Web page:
According to a late April opinion poll by the Podgorica-based Center for Democracy, more than 47 percent of respondents say they are disappointed with the government's performance -- a sign that tackling more pressing problems may have to take precedence over talk of independence. (Julia Geshakova and RFE/RL's South Slavic and Albanian Languages Service)

IN STEP WITH HISTORY IN SLOVENIA. Visitors to Ljubljana who venture beyond the city center eventually stumble across a signpost, plaque, or pillar marking a unique 33-km path. In fact, one cannot avoid it. The city is literally surrounded by what some call the longest avenue in the world -- a circular park comprising 4,700 trees, 260 benches, seven bridges, and other features.

The path marks the route of the barbed wire, bunkers, and guard posts that the Italian occupiers of the city constructed in 1942 to prevent the passage of information, people, and materials from the city to the Partisan movement. With 11 strictly controlled entrances and a perimeter manned by 1,700 soldiers and police, Ljubljana was essentially turned into the largest concentration camp in Europe. The Italian general in charge, Taddeo Orlando, boasted that not even a mouse could pass through the defenses.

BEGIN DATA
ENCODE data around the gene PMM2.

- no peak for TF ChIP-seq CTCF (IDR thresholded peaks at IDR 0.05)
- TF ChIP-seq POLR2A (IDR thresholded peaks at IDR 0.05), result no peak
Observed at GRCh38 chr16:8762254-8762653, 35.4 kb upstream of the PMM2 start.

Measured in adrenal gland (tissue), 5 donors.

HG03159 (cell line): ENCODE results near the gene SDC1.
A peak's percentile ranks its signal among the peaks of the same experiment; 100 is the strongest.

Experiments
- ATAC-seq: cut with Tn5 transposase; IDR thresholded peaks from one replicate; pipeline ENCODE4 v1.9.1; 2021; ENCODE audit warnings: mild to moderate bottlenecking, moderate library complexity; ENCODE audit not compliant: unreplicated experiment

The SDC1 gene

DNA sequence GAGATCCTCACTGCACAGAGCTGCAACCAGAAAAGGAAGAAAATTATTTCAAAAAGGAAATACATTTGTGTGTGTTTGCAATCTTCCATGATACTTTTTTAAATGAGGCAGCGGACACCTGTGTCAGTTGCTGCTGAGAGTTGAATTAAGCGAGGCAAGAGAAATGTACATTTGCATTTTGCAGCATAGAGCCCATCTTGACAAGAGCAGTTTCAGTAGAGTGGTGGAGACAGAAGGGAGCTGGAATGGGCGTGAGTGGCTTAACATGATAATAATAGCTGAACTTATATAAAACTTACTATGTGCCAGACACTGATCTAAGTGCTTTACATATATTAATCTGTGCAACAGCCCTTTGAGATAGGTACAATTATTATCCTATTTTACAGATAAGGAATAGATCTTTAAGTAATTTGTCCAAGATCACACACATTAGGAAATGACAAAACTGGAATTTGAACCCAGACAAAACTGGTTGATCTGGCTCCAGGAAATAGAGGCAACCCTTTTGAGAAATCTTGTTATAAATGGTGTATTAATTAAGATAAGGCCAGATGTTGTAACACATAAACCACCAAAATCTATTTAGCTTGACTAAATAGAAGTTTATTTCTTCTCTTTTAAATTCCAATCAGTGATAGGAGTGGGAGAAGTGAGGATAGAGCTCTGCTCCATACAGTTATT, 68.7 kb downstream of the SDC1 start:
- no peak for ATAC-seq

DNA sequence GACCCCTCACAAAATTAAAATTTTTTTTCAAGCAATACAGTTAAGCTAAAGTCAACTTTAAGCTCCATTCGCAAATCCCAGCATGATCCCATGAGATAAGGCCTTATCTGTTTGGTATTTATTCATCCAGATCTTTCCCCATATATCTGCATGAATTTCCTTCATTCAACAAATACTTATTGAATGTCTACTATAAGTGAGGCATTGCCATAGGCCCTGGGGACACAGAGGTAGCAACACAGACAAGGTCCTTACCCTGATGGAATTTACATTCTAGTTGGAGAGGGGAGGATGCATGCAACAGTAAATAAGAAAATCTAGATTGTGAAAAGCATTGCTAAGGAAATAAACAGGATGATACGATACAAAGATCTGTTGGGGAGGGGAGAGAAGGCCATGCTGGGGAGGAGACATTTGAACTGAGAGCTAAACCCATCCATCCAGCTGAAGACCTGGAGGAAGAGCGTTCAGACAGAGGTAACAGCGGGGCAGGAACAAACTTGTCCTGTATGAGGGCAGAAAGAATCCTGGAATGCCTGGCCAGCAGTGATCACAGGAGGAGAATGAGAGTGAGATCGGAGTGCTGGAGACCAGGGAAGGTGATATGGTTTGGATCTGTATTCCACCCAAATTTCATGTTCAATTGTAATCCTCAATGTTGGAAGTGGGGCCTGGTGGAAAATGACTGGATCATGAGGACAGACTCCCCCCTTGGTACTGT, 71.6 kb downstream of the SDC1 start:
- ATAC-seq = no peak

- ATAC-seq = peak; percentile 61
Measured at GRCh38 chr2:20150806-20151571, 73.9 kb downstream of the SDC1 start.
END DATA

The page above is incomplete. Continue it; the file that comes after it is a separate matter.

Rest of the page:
Secret routes in and out nonetheless existed, and Ljubljana remained the center of resistance to Italian, and later German, occupation. The city was finally liberated on 9 May 1945 when units of the 29th Division and 7th Corps of the Partisan forces entered Ljubljana.

Every year thousands of Slovenes -- an estimated 18,000 this year -- take to the path during the days around 9 May to commemorate the war's end or, more often, simply to enjoy a stroll in the countryside. Like other mass walks in Slovenia (see "RFE/RL Balkan Report," 18 January and 15 November 2002), the local enthusiasm for hiking preserves the custom even as its inspiration recedes into history.